# Contingent

of a subset $E$ of a Euclidean space at a point $a\in E$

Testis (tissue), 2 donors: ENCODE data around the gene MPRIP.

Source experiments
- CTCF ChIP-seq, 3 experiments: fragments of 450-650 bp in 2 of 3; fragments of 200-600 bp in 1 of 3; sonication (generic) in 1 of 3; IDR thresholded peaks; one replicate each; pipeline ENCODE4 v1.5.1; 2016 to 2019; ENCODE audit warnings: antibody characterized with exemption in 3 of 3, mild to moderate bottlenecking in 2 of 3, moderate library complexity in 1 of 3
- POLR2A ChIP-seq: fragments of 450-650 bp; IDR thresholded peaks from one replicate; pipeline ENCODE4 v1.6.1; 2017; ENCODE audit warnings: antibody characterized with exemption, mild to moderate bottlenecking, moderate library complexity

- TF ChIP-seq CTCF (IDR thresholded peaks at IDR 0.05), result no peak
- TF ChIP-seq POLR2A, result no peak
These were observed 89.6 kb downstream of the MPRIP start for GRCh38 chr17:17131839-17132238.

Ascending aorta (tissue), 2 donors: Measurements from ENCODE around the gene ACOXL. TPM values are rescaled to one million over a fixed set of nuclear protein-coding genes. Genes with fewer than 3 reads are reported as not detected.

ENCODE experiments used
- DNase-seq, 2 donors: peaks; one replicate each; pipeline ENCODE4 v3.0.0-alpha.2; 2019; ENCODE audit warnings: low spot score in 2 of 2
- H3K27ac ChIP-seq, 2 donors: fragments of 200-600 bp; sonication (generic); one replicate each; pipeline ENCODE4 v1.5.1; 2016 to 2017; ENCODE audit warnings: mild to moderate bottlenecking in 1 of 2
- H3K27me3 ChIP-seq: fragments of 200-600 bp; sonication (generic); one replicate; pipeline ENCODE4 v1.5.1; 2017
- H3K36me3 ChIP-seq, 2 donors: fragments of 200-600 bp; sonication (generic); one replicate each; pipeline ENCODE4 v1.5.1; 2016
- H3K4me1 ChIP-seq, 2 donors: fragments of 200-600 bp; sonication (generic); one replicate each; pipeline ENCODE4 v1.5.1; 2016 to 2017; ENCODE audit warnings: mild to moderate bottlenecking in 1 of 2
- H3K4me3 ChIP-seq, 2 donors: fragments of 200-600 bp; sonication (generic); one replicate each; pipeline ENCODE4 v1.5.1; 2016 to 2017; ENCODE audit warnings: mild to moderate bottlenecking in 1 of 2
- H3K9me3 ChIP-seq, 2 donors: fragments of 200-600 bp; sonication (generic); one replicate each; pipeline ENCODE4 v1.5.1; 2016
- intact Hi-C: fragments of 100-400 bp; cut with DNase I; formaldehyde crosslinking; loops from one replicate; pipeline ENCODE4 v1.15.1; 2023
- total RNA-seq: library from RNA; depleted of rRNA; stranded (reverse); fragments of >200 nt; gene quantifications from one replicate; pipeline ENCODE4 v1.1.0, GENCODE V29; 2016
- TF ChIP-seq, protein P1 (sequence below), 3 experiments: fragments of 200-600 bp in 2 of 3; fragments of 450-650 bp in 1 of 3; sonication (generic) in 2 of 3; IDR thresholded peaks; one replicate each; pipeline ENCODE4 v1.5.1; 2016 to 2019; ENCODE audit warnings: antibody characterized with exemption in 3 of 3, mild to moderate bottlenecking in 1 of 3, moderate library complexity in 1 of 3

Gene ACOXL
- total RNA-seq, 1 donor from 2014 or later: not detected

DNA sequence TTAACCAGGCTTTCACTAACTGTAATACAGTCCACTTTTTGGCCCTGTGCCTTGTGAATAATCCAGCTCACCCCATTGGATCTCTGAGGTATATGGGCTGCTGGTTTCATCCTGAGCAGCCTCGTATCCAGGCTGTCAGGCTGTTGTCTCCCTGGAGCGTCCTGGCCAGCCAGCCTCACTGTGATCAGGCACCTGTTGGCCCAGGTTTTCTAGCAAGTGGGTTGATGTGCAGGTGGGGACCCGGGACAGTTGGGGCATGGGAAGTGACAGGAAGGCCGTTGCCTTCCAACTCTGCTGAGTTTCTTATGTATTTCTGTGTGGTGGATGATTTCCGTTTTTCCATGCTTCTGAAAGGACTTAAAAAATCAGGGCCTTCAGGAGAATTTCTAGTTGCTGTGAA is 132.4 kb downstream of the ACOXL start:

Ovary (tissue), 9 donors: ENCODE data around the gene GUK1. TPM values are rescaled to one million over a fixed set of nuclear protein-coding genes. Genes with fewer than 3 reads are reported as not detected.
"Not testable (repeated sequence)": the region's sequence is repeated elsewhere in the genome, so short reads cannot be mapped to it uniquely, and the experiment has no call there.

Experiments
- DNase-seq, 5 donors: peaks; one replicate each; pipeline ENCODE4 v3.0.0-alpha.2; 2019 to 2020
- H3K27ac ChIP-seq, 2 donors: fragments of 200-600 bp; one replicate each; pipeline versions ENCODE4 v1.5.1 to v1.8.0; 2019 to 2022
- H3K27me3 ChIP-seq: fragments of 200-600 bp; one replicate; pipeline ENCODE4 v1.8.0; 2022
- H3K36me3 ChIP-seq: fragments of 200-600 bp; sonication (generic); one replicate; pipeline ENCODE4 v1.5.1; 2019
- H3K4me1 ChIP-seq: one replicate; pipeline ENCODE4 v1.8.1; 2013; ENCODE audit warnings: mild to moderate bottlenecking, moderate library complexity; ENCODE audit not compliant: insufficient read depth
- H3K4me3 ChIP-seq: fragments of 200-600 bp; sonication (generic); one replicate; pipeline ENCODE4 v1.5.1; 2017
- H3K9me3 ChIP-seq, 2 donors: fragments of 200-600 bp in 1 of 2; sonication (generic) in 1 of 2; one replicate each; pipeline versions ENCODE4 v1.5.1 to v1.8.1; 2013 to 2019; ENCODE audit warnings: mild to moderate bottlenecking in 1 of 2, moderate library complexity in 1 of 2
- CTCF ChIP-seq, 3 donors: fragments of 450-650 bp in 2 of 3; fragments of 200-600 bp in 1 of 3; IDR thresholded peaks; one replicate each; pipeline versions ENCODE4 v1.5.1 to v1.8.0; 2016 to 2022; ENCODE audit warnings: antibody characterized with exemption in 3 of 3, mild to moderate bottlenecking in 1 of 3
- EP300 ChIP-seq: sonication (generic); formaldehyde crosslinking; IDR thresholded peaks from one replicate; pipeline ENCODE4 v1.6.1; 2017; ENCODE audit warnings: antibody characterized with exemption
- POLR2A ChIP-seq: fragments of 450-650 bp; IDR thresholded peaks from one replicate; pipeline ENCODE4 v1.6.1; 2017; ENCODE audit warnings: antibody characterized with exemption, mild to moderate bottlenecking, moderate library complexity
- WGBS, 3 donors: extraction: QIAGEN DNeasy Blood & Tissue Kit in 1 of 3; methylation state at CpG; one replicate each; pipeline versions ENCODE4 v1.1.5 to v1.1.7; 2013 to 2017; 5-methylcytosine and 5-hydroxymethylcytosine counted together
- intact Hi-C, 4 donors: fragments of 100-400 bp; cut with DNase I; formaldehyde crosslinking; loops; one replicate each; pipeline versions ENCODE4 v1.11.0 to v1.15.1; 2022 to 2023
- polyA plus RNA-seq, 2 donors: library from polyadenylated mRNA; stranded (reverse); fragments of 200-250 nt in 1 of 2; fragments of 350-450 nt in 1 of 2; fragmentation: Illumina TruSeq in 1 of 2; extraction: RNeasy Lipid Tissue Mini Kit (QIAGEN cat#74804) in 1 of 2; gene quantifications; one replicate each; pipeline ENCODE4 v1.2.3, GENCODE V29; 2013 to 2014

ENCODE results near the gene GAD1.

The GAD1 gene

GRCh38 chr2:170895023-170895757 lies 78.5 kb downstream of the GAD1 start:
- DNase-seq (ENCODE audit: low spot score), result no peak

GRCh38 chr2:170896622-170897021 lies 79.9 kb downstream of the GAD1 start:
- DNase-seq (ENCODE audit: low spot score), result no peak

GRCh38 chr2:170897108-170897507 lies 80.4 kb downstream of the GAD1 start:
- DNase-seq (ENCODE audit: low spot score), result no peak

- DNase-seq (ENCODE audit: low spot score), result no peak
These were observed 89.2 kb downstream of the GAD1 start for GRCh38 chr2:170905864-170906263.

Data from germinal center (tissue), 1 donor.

The union of rays $\overrightarrow{ab}$ with origin $a$ for which there exists a sequence of points $b_n\in E$ converging to $a$ such that the sequence of rays $\overrightarrow{ab_n}$ converges to $\overrightarrow{ab}$. It is denoted by $\operatorname{contg}(E,a)$. For an $m$-dimensional differentiable manifold $E$, $\operatorname{contg}(E,a)$ is the same as the $m$-dimensional tangent plane to $E$ at $a$. This concept proves useful in the study of differentiability properties of functions. If for every point $a$ of a set $E$ in the plane, $\operatorname{contg}(E,a)$ is not the whole plane, then $E$ can be partitioned into a countable number of parts situated on rectifiable curves. This theorem has been repeatedly generalized and refined. For example, a set of finite Hausdorff $p$-measure, $p=1,\dots,n-1$, located in an $n$-dimensional Euclidean space partitions into a countable number of parts, one of which has zero Favard measure of order $p$, while each of the remaining parts is situated on some Lipschitz surface of dimension $p$; for almost-all $x\in E$ (in the sense of the Hausdorff $p$-measure), $\operatorname{contg}(E,a)$ is a plane of dimension $p$ if all variations of the set $E$ are finite and, beginning with the $(p+1)$-th, vanish.